What is the oil pattern you can find in every bowling center? It is the Typical House Shot (THS) oil pattern. Now, why is it considered the most standard of them all? Well, back in the days, lanes were actually made of woods which required more oil (as wood can absorb oil) and higher maintenance. Although that got replaced by synthetic lanes, oiling of the lane is still needed. With today’s modern oiling machine, it is easy to achieve accuracy for the House Shot oil pattern. The oil is spread thinly and precisely on the lane for better scoring opportunities. So how do you slay on the THS pattern? Let’s jump right into it.
What is a house shot oil pattern?
The House Pattern is the most standard bowling oil pattern out there. You will find this pattern in any bowling alley. The specifications may vary from place to place. This 32 feet long pattern is designed to help players score higher than other oil pattern lanes. That is one of the many reasons why THS lanes are considered ‘open’ for every bowler. Whether you’re a newbie bowling for the first time or someone who is in a more competitive league or has played tournaments before, the house shot oil pattern is just perfect! But it can get a bit more challenging in a competition.
When you’re standing in front of a house shot pattern, you will see that the lane is shinier in the middle than it is on the outside close to the channel. This is because the house shot oil pattern has a higher volume of oil concentrated in the middle part of the lane. This oiled area is in between the second arrow from both of the gutters, and it runs from the foul line of the lane to approximately 2/3 of the way (so more than half) down the lane.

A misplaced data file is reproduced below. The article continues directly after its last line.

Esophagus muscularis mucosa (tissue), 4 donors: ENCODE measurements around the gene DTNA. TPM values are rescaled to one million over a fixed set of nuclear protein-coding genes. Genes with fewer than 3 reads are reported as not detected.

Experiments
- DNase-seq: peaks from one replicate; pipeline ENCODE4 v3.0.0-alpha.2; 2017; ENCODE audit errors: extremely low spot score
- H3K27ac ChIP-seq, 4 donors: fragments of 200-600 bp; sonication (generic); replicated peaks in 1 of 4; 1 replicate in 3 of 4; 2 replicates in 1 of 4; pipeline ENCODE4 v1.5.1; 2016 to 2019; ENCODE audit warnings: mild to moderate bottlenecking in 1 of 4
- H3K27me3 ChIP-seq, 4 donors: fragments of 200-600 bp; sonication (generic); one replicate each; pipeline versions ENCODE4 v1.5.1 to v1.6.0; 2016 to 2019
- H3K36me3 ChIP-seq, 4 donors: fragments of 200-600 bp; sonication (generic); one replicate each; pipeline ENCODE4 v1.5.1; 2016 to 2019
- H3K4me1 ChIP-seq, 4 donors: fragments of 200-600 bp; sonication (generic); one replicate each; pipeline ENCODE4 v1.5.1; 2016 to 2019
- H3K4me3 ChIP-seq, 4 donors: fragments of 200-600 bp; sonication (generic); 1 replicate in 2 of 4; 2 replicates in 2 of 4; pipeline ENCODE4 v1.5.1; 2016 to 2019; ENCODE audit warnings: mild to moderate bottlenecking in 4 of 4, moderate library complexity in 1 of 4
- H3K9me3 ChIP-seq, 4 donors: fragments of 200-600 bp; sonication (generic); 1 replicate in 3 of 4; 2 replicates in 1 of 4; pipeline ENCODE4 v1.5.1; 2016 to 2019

Now, what do you think is the ratio of the oil on a house shot pattern? Well, typically it is more than 3:1 (sometimes less than 3:1). This indicates that the oil in the center is 3 times more than it is on the outside. However, you may come across house shot patterns where the ratio is 6:1, but that is used mostly for competitions or league games.
How long is the typical house shot oil pattern?
The general rule for a house shot oil pattern is that it has to be 32 feet in length, and the oiling machine will buff it up to 40 feet. That is just enough oil to help you have the perfect shot with your ball hooking at the perfect angle that will lead to strikes.
How do you play the House oil pattern?
Unlike PBA or sports oil patterns, you don’t have to play from front to back, the usual side-to-side playing is just fine. As mentioned, house shot patterns have dry outsides. So the first duty is to find out how much of the lane is oiled and how far the dry outside area is extended.
Once you acknowledge the information, you should roll your bowling ball into the dry outsides. This will make the friction happen between your ball and the surface of the lane, which will provide you an excellent hook into the pocket, and if your shot is on point it will surely result in a strike. Straight shooters can use the inner heavier oil, meaning the center of the lane to roll the ball on a straight line and keep it inside the entire time.